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Understanding Allergic Bronchopulmonary Aspergilliosis (ABPA)

Posted Aug 27 2008 8:33am
Nearly 5% of asthmatics may develop ABPA at some point. A study of Cystic Fibrosis patients in Australia between 1998 and 2002 reports that nearly 19% had been colonized (i.e. infected) with Aspergillus. However, determining the prevalence of apergiullus colonization in patients with CF is difficult.

ABPA stands for "allergic broncho pulmonary aspergilliosis." It means that in addition to culturing aspergillus (a type of fungus), the body reacts to it with an allergic response. Some people can culture aspergillus but don't have ABPA. The body responds to the allergen by increasing the amount of IgE (immunoglobulin E) in the blood. To bring the IgE back down and control the fungal infection, doctors prescribe antifungal medications like Vfend or Sporanox in combination with corticosteroids (such as prednisone) to reduce inflammation in the lungs and/or sinuses.

Other medications used to treat ABPA include:


A IgE number of 100 or greater is considered "high" for adults. During periods of acute exacerbation, it can climb into the thousands. When this happens,the first thing the doctors would try is prednisone. For some however, prednisone is worse than the infection itself since it brings about so many horrible side effects.

High IgE levels are presumed to be associated with a decrease in lung function. The significance and danger of a high IgE number is that if IgE numbers stay high for a prolonged period of time, the degree of severity of lung damage can potentially increase. However, this is largely just a hypothesis on my part based on things I've read. IgE and its connection with lung function is something that isn't fully understood at this point in time but several studies are ongoing.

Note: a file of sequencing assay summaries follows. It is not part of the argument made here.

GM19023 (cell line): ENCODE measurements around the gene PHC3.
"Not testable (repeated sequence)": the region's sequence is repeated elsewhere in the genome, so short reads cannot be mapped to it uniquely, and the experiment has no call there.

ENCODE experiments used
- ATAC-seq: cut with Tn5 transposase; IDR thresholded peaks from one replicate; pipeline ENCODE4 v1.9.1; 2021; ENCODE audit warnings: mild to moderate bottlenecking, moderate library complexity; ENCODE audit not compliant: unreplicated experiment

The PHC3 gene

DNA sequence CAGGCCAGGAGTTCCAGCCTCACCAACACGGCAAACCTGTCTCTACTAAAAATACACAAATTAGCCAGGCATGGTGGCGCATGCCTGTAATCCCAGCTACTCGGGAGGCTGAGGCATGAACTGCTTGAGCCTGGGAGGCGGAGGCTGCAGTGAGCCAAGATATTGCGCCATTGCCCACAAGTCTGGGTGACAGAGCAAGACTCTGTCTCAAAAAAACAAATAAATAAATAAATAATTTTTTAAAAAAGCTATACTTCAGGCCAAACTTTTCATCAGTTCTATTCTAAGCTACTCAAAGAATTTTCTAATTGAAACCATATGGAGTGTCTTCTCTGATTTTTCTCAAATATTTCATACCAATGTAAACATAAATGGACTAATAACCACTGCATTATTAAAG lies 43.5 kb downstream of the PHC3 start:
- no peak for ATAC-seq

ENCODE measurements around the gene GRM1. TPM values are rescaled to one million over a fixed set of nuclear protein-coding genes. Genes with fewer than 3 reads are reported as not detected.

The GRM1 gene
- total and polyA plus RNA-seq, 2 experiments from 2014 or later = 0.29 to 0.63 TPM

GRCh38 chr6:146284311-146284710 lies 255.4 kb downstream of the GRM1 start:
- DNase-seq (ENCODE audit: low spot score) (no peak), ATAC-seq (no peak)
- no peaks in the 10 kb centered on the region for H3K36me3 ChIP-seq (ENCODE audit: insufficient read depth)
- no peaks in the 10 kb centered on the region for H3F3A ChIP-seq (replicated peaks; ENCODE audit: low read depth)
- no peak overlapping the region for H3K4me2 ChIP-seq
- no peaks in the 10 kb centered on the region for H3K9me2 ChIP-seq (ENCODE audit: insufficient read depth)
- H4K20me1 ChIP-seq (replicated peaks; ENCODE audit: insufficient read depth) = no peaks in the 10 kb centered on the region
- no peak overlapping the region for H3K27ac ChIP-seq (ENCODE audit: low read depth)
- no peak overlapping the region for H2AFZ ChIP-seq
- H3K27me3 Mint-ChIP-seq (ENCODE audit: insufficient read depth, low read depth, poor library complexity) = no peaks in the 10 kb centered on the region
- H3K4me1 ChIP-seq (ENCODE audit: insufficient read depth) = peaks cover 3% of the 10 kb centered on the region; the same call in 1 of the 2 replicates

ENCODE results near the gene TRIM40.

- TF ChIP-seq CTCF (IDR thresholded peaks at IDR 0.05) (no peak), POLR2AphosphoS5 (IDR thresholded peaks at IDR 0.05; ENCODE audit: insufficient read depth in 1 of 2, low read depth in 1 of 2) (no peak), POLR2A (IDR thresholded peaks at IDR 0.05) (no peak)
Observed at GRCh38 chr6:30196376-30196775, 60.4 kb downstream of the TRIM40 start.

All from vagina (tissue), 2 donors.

A doctor will determine the best course of treatment based on the prevailing symptoms (cough, hemoptysis, fatigue, weight loss) as well as lab culture results. An aspergillus specific IgE blood test can be performed. Which medications are used depends on whether the infection is invasive or non-invasive, and where the infection lies. In patients with cystic fibrosis, an aspergillus infection may start in the upper respiratory tract (e.g. sinuses) and spread to the lower respiratory tract. More aggressive treatments and higher dosages of drugs or combinations of drugs are required to treat invasive aspergilliosis.

Avoiding an aspergillus infection in the first place involves making sure that the home environment is free from the conditions that would encourage mold growth (i.e. moisture, dampness, live plants, etc.) Once aspergillus takes hold in the body, completely eradicating it is difficult. Antifungal therapies may be required for long periods of time, especially in people who are already prone to upper respiratory infection.
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